To successfully bring about these digital capabilities, business leaders must rethink the underlying IT infrastructure.

To successfully adopt digital strategies, business leaders must rethink the underlying IT infrastructure.

A case for online commerce on digital backbone of telecom services providers

Instacart, an e-commerce app for home delivery, clearly demonstrates the benefits of adopting such an approach.

According to its CEO Apoorva Mehta, Instacart has already delivered USD 35 billion worth of groceries this year — a target projected to be achieved only by 2022. The Information reports that Instacart made a net profit of USD 10 million in April as customers bought USD 1.4 billion worth of goods within the first two weeks of April 2020 — a 450% increase from December 2019. That is how much Walmart or eBay would make in the pre-pandemic e-commerce world.

Two factors powered Instacart’s mercurial success.

The first was its business model, which focuses on bringing local grocers onboard as partners, equipping them with a digital marketplace to reach a wider audience, and providing them with data-driven insights for optimizing costs and efficiency.

The second was doubling down on customer experience by setting up an enormous customer service team and offering customers the means to communicate through chat.

Both factors required a significant technological investment, from advanced data science and analytics to in-app messaging. As businesses reopen, in-person retail stores can learn from Instacart and invest in upping their digital experience game with IoT, big data and analytics, the cloud, and smart devices.

What would a reimagined retail in-store experience look like? Smart shelves for more relevant inventories, data-gathering beacons and smart mirrors for hyper-personalized experiences, and lastly, self-checkouts. A Fortune report estimated that automated checkouts could reduce yearly retail costs by USD 380 billion.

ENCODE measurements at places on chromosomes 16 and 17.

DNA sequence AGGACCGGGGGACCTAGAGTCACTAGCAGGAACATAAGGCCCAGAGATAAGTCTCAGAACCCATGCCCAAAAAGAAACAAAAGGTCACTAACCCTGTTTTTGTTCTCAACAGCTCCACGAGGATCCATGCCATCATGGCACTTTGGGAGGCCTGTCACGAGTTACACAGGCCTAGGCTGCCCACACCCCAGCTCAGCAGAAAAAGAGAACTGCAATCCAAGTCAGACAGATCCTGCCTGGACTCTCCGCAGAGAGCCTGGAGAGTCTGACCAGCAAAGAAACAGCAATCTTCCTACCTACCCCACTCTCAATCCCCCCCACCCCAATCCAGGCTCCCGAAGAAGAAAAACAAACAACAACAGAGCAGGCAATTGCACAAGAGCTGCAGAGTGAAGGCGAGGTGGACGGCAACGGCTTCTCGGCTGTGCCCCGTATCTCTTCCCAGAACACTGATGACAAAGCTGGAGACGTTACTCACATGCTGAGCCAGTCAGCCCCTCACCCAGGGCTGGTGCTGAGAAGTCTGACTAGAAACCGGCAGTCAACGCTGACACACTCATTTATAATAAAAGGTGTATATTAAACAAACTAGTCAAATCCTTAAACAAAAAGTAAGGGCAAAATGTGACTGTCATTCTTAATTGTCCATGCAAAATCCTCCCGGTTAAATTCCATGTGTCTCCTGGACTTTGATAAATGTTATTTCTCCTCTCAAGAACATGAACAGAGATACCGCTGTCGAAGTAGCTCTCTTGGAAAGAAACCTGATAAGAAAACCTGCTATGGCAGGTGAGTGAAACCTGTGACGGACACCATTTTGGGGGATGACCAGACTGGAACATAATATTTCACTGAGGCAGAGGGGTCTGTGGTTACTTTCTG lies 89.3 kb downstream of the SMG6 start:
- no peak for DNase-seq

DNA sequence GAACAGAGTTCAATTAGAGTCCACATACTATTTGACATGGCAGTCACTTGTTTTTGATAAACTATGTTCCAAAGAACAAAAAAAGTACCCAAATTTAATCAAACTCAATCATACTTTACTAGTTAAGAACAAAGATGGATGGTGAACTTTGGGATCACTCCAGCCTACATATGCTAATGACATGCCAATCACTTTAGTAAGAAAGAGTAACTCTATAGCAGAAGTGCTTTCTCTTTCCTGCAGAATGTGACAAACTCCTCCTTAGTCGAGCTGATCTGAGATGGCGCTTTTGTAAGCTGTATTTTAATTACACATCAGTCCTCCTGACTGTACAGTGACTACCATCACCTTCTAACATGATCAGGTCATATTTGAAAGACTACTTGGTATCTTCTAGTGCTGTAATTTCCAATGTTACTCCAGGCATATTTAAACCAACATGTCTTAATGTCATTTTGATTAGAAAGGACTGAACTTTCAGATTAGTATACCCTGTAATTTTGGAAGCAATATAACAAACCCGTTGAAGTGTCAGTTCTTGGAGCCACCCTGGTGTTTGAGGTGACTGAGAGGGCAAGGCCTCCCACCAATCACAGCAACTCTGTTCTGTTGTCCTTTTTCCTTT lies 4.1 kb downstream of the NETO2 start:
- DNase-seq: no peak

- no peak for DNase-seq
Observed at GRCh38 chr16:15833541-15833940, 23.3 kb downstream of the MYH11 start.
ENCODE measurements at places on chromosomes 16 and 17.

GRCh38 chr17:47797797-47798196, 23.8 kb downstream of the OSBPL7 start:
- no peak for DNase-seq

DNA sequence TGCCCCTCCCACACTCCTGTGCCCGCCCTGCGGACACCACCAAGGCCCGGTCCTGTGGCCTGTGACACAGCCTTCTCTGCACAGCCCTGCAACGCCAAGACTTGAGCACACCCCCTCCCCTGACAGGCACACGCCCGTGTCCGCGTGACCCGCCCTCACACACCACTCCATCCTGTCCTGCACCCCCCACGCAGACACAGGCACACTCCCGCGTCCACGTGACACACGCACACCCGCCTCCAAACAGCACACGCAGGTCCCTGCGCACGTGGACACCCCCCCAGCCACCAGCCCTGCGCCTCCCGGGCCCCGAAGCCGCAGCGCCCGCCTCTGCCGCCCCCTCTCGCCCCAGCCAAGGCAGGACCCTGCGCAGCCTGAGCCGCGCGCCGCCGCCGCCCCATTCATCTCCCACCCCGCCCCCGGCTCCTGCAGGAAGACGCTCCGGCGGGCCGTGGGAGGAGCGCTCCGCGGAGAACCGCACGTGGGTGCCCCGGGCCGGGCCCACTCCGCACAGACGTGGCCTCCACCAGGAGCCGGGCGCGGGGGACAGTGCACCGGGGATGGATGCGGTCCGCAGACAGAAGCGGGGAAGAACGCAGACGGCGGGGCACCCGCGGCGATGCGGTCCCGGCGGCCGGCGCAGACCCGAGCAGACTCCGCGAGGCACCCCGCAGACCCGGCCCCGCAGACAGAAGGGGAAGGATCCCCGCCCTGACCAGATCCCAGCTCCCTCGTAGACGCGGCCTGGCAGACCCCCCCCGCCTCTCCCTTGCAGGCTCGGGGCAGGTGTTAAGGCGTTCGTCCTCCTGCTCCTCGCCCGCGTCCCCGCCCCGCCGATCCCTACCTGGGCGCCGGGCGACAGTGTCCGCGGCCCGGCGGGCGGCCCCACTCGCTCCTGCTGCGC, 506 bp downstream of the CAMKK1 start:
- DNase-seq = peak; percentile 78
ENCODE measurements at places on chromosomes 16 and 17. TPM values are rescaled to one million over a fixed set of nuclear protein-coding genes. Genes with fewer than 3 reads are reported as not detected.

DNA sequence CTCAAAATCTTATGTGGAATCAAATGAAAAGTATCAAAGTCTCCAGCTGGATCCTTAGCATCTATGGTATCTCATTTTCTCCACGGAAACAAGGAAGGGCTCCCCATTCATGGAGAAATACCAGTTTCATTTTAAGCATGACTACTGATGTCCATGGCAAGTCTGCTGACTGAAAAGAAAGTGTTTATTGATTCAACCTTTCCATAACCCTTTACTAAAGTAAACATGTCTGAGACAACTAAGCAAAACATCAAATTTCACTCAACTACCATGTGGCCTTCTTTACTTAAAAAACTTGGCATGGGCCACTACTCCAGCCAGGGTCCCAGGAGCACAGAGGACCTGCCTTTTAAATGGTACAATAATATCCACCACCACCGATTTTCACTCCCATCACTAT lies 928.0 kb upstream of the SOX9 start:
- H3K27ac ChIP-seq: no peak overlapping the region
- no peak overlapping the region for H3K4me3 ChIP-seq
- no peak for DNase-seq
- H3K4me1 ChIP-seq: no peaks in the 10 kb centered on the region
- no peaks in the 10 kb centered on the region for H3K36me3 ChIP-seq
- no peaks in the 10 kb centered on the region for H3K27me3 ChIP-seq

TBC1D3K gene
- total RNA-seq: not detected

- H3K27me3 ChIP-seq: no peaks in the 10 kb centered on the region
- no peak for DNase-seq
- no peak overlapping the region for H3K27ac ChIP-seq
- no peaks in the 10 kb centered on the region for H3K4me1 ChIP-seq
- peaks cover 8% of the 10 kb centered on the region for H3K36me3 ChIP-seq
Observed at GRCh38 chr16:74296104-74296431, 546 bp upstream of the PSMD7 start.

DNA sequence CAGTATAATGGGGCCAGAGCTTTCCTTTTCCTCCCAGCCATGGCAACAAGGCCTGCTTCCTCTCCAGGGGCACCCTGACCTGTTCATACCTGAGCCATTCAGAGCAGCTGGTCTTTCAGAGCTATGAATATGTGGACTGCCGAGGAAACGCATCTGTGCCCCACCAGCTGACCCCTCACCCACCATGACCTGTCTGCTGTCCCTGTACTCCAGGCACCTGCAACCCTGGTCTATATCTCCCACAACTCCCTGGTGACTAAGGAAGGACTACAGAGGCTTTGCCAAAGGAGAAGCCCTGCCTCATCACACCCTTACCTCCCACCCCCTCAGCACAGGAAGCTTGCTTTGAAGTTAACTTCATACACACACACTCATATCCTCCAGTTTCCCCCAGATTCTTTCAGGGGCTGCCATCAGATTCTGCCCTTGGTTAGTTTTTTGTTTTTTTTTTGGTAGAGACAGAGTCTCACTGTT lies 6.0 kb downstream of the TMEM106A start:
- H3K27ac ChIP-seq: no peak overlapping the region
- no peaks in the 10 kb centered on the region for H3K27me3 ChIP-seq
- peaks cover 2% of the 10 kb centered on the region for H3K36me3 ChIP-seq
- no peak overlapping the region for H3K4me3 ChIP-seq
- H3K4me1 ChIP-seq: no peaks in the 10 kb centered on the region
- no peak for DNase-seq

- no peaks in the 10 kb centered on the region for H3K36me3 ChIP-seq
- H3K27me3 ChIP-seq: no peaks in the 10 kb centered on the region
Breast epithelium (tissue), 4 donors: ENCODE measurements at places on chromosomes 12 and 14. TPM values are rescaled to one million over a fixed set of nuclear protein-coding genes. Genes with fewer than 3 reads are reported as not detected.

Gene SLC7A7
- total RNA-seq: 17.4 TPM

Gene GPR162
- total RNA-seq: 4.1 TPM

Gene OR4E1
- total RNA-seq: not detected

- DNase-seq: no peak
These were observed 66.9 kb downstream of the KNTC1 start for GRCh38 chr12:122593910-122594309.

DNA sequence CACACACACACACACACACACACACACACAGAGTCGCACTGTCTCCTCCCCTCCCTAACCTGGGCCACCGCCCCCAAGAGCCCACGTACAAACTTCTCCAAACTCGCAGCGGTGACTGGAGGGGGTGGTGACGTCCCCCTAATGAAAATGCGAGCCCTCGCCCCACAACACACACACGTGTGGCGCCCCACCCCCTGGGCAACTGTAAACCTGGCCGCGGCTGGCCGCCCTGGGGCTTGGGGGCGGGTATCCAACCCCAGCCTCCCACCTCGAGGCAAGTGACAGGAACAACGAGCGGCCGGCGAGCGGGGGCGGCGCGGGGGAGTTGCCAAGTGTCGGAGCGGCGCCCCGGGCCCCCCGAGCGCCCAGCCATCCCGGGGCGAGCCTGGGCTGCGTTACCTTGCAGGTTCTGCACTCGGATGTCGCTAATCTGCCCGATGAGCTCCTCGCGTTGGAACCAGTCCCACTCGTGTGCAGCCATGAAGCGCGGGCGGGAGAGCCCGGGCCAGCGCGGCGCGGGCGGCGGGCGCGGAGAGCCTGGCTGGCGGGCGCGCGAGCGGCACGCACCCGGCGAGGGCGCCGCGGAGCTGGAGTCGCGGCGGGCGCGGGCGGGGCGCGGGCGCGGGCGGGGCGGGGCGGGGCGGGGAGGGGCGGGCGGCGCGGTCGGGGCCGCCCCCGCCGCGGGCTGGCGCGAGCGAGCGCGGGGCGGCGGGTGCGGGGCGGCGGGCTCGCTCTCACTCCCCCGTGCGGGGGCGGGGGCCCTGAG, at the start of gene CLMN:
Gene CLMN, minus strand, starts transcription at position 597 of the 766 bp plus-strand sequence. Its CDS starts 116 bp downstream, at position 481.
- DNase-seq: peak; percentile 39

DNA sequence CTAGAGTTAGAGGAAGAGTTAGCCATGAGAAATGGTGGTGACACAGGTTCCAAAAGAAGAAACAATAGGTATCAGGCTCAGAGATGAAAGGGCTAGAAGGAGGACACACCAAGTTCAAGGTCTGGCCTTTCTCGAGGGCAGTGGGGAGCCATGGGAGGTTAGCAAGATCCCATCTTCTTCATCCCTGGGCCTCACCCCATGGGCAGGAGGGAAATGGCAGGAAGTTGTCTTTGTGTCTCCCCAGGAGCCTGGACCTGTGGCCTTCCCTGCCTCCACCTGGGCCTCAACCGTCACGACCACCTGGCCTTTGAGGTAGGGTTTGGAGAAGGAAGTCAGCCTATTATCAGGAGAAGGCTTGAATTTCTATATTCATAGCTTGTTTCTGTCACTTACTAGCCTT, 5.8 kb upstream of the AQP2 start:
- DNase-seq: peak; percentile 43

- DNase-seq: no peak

Banking on microservices for enterprise digital transformation

Future-proofing your enterprise is the biggest lesson learned from the 2020 pandemic.

That is why using modern architecture such as microservices and cloud and building with a digital-first mindset using scaled agile development models is crucial for businesses to thrive and stay resilient to disruptions in the digital future.

A digital-first mindset using scaled agile development models is crucial for businesses to thrive and stay resilient to future disruptions

That includes building resilience to calamities like security breaches and cyberattacks — a well-publicized challenge even in the pre-pandemic era. For instance, even a simple sensor is a potential entry point for cyberterrorists with IoT systems. As companies accelerate their move to the cloud, building data protection capabilities to prevent security breaches should be a top priority.

Rounding up

With rapid advancements in developing and administering the COVID-19 vaccine, the pandemic might be manageable in the upcoming quarters.

However, the lessons from the pandemic have rebooted businesses worldwide. Everything from business models to the digital technologies and infrastructure used to build digital platforms and applications have been reimagined for an uncertain, digital future.

The need of the hour is for business leaders to focus on customer experience and leverage the power of the cloud, microservices, and digital technologies to flourish and gain an unbeatable edge over the competition.